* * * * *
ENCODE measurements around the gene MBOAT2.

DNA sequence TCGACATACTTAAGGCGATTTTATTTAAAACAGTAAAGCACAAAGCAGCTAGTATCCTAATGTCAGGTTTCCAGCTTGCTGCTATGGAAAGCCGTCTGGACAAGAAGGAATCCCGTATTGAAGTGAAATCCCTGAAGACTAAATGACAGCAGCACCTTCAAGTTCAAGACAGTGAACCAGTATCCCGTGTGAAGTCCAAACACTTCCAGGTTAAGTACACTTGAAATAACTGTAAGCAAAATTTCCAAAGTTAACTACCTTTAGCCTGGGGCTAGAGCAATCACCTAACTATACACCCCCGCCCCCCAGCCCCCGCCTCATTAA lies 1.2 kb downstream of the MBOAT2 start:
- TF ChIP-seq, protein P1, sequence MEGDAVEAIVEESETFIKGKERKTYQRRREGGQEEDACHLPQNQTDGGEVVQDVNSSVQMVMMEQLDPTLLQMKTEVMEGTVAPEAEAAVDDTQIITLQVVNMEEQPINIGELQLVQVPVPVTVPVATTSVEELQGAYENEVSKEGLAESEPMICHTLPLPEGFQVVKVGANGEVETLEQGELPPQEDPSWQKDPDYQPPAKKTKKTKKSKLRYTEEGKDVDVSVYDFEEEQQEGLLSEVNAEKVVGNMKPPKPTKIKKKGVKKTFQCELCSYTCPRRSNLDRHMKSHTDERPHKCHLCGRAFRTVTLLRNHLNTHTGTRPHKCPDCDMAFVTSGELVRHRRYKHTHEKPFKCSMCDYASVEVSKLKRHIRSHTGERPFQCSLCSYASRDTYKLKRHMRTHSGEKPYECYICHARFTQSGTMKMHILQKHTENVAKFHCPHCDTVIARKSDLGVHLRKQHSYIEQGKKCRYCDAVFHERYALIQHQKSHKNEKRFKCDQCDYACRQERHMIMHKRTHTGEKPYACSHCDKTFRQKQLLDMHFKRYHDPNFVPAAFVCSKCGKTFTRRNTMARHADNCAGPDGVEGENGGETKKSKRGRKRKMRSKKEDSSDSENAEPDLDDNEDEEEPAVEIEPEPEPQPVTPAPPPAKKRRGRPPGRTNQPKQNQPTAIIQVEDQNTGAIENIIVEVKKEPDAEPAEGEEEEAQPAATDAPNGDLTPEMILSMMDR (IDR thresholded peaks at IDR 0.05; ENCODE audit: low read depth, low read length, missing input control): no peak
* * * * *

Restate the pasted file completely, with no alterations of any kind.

ENCODE measurements around the gene MBOAT2.

DNA sequence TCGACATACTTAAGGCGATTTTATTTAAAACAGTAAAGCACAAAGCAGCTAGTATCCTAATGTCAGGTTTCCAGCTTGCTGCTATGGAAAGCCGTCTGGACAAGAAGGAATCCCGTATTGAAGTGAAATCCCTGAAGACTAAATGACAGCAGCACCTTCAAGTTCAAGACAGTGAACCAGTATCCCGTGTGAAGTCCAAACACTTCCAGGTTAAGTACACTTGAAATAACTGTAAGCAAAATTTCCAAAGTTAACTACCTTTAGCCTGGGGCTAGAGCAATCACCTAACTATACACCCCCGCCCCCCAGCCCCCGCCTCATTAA lies 1.2 kb downstream of the MBOAT2 start:
- TF ChIP-seq, protein P1, sequence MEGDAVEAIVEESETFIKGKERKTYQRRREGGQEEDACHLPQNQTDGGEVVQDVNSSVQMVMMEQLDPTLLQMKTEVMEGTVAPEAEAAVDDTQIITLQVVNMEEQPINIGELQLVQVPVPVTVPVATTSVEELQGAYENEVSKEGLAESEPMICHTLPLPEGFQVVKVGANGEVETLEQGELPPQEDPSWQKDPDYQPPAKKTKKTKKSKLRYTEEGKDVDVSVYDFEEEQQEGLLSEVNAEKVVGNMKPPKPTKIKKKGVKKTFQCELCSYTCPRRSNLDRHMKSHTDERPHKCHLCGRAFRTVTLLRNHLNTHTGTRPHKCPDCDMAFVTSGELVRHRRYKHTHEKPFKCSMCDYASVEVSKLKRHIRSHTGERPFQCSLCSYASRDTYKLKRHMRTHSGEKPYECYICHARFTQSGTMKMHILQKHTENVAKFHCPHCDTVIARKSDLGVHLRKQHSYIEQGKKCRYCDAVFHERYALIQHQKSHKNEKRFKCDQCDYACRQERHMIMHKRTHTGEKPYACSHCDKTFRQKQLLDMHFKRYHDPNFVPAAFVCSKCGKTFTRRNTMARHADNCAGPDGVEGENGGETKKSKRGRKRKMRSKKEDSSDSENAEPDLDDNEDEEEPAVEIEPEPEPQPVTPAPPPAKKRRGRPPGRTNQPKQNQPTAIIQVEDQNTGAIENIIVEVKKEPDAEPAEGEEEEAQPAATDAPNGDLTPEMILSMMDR (IDR thresholded peaks at IDR 0.05; ENCODE audit: low read depth, low read length, missing input control): no peak